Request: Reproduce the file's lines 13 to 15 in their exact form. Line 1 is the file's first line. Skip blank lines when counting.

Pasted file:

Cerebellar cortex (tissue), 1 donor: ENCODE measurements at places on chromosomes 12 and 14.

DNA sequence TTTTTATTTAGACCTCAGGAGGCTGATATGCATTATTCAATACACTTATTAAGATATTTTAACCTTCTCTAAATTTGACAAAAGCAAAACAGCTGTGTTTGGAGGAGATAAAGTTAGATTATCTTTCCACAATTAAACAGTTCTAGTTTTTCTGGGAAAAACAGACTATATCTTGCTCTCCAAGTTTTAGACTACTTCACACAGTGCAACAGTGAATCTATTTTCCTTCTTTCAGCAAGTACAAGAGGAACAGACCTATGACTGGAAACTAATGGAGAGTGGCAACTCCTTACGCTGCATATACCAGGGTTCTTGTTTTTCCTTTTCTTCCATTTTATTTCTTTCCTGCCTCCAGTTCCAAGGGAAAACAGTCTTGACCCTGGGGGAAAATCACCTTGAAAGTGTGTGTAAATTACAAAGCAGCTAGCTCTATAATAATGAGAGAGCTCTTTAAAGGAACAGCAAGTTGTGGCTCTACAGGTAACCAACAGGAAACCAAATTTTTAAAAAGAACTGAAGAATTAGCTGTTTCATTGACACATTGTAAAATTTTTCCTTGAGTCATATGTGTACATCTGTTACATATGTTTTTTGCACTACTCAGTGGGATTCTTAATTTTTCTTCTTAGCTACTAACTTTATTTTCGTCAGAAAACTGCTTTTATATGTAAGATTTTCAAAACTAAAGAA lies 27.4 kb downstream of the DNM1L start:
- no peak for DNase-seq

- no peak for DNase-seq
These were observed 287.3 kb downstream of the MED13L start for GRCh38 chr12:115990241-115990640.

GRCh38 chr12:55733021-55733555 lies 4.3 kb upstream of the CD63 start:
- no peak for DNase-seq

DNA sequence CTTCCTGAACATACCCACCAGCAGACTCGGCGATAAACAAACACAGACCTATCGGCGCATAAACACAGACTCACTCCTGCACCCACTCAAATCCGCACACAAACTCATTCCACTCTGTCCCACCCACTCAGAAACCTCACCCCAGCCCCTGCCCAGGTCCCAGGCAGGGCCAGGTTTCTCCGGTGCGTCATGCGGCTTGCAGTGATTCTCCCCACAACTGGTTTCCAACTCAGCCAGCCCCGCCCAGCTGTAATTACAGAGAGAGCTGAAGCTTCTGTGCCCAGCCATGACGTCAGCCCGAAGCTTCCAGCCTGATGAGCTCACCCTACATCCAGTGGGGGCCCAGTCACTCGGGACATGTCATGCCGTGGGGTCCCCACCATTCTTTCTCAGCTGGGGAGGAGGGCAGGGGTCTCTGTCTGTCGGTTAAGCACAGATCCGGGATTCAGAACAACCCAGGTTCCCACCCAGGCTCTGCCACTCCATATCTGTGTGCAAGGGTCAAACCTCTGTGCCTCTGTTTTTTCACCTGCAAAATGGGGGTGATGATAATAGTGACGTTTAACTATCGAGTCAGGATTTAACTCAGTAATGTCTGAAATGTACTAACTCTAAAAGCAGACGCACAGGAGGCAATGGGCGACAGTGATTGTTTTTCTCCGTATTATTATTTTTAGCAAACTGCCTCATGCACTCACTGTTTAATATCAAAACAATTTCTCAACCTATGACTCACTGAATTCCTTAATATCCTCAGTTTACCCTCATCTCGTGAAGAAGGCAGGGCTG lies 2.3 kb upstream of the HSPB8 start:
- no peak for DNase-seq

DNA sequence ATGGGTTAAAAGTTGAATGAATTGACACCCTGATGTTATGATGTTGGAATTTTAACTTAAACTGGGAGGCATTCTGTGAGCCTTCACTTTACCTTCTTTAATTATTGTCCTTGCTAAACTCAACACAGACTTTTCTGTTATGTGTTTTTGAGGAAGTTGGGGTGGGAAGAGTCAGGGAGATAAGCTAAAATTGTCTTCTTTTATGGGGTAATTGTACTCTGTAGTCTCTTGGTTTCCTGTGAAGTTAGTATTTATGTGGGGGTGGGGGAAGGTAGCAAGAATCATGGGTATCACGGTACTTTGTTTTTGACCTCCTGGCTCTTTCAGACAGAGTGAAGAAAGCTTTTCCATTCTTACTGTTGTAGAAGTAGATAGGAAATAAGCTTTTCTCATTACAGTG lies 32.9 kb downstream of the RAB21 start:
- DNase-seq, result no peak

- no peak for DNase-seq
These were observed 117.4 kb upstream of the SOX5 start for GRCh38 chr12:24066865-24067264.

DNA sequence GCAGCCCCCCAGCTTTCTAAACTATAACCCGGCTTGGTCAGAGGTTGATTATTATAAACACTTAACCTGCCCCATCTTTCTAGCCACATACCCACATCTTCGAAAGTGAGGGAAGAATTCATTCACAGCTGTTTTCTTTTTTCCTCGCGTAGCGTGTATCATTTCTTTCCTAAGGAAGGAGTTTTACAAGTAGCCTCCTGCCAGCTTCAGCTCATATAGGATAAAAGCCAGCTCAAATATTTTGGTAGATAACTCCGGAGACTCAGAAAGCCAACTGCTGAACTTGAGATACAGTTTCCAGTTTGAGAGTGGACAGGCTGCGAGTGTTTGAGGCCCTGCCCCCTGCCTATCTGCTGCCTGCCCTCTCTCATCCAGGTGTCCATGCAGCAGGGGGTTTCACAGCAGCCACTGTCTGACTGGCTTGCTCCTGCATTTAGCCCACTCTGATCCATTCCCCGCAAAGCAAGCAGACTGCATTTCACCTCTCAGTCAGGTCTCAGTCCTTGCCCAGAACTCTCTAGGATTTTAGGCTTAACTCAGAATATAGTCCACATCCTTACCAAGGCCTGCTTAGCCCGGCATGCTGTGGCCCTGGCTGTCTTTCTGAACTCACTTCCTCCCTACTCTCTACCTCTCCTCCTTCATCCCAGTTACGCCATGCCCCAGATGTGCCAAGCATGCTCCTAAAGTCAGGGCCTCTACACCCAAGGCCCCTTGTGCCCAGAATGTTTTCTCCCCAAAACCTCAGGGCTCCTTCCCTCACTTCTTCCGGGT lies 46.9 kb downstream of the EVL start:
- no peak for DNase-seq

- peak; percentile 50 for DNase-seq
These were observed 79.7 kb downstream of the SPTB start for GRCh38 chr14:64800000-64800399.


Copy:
These were observed 117.4 kb upstream of the SOX5 start for GRCh38 chr12:24066865-24067264.

DNA sequence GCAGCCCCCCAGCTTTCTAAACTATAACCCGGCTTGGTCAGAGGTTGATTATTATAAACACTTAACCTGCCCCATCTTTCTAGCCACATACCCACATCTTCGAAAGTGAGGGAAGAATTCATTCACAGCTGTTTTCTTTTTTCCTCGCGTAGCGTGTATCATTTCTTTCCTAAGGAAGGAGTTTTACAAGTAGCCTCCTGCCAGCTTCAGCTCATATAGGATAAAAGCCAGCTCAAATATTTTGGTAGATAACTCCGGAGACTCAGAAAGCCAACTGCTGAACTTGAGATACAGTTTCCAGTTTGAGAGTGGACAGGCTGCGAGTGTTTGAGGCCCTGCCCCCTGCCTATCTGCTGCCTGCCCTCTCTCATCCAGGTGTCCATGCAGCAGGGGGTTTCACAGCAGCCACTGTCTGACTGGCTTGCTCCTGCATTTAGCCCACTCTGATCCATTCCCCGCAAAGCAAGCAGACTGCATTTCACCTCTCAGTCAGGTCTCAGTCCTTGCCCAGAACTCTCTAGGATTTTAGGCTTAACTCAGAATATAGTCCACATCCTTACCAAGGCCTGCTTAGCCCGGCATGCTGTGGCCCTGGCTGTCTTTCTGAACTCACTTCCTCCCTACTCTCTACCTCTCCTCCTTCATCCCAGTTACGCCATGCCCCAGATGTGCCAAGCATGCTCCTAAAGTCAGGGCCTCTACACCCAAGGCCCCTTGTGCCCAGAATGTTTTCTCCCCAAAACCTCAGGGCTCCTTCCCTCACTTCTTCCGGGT lies 46.9 kb downstream of the EVL start:
- no peak for DNase-seq